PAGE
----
The crane 10 may be operated either on its tires 20 or upon the Outriggers 22. When operated upon the tire, the boom structure 24 may be rotatably turned through a horizontal slewing angle (1) FIG. 2, of 360 and is capable of lifting a load at any horizontal slewing angle 4) through this turn. The standards established for a crane lifting upon tires dictate that a rear lifting position is defined as 11) equal to $1.5 from the longitudinal axis of the crane, while a side lifting position is defined as the remainder of the 360+ turn. The crane may lift a larger weight from the rear than from the side. On outriggers, the rear is defined as (1) equal to i45 while the side is limited between the rear, as defined, and i. That is, the crane can not life over the front of the truck cap 14 when operated on outriggers 22. Thus it will be seen that the rotational movement of the boom 24 may be divided into quadrants which vary depending on the method used to support the truck frame 12. The quadrants are established by an output signal generated from a quadrant sensor in the form of a linear potentiometer 36 driven by the turning motion of the turntable bearing plate 18 attached thereto by a suitable driving chain 38. The linear signal is applied to the input stage of six differential amplifiers shown as an analog to digital converter 40, FIG. 3, which are provided with a reference voltage that represents one of the slew angles (1). When the signal from the potentiometer 36 equals or exceeds the reference voltage applied to one of the amplifiers, that amplifier applies a signal through suitable gates to a control unit within a digital computer circuit 42, as will be hereinafter discussed.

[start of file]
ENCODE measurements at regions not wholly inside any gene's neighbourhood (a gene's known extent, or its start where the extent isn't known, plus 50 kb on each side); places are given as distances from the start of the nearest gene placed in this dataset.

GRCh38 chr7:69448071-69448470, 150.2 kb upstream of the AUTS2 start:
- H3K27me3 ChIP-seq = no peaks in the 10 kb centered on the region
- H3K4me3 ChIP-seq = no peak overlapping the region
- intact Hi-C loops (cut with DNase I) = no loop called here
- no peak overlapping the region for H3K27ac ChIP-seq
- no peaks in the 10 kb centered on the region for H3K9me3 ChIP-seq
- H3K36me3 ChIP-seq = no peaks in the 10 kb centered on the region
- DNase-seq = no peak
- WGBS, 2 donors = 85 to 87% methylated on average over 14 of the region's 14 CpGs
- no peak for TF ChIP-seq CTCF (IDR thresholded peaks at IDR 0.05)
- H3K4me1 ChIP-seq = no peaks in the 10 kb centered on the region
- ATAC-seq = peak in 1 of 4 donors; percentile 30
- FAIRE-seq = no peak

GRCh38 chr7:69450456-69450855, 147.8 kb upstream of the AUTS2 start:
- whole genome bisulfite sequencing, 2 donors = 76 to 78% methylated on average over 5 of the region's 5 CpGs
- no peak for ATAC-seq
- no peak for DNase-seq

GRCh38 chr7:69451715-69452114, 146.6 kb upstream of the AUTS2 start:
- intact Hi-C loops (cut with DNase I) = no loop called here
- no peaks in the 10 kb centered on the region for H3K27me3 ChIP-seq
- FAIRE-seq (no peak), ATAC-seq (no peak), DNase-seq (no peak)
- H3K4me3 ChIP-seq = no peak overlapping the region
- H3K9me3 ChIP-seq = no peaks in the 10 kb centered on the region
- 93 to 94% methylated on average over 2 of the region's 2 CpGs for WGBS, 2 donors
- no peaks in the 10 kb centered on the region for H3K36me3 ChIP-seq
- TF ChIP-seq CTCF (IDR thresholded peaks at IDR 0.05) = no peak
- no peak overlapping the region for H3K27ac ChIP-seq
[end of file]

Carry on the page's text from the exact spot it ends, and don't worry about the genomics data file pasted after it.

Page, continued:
The vertical boom angle 0 is measured by a boom angle sensor 44 including a pendulum potentiometer mounted within a housing on the boom structure 24. The pendulum potentiometer consists of a weighted wiper arm mounted within an oil filled housing which also contains a slide wire. The oil provides motion damping as the weighted wiper arm moves to orient itself in a downward pointing direction. The wiper arm thus generates an analog signal which represents the boom angle 4). This analog signal is converted by a second analog to digital converter 46, connected to the boom angle sensor 44, and applied to a process unit within the computer circuit 42, as will be described hereinbelow. The analog signal from the boom angle sensor 44 is also applied to display 47 mounted within the operator cab 16.
A boom length sensor 50 consists of a multiposition switch which is adjusted by the operator to the length of the boom being used. The boom length sensor is generally located within the operator cab 16 and provides various voltage levels to the control unit within the computer 42. Also adjusted by the operator is a tires or outrigger sensor 52 which may be a two position operator adjusted switch or a switch automatically adjusted by extending the Outriggers 22. The signal generated by the tires or outrigger sensor 52 is also a voltage level applied to the control unit in the computer 42. The tires or outrigger sensor 52 is generally located in the operator cab 16.